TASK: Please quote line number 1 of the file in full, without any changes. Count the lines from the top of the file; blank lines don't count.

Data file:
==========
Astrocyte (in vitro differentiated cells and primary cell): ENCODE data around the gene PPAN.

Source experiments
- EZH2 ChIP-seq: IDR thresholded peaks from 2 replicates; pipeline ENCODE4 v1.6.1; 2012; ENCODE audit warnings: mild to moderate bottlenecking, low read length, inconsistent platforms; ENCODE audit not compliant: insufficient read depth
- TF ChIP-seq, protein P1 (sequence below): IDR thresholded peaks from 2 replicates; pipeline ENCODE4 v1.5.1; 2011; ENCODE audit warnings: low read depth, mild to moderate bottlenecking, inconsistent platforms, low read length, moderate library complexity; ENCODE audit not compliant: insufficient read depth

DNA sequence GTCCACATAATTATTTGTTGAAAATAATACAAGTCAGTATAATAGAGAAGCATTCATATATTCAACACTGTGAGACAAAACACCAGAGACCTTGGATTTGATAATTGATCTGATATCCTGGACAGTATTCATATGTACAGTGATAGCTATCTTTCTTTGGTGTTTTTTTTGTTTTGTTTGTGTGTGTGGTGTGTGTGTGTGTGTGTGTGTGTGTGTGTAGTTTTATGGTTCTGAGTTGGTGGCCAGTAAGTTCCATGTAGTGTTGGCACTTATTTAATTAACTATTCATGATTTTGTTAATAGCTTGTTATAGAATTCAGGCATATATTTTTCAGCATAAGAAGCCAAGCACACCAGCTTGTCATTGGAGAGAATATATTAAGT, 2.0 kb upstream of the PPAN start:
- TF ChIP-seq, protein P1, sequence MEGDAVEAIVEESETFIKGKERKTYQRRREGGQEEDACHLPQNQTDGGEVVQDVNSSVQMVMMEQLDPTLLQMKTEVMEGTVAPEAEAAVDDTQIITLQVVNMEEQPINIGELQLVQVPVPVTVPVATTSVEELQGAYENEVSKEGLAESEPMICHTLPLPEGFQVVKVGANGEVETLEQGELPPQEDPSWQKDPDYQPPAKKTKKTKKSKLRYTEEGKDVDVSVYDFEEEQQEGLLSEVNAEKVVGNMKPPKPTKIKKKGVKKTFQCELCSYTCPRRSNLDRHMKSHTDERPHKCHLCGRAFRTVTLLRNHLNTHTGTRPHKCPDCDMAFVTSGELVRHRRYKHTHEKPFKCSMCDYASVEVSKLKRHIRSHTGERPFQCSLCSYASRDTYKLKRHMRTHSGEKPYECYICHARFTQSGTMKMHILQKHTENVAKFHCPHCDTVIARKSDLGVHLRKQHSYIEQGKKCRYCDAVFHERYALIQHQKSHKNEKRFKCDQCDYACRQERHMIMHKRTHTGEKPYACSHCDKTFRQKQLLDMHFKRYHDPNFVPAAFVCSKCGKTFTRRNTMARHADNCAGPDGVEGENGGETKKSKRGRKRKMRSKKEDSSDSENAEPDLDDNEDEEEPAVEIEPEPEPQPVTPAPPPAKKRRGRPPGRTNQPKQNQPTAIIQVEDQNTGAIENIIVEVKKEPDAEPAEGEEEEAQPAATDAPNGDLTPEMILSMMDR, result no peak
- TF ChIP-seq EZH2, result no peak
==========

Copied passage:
Astrocyte (in vitro differentiated cells and primary cell): ENCODE data around the gene PPAN.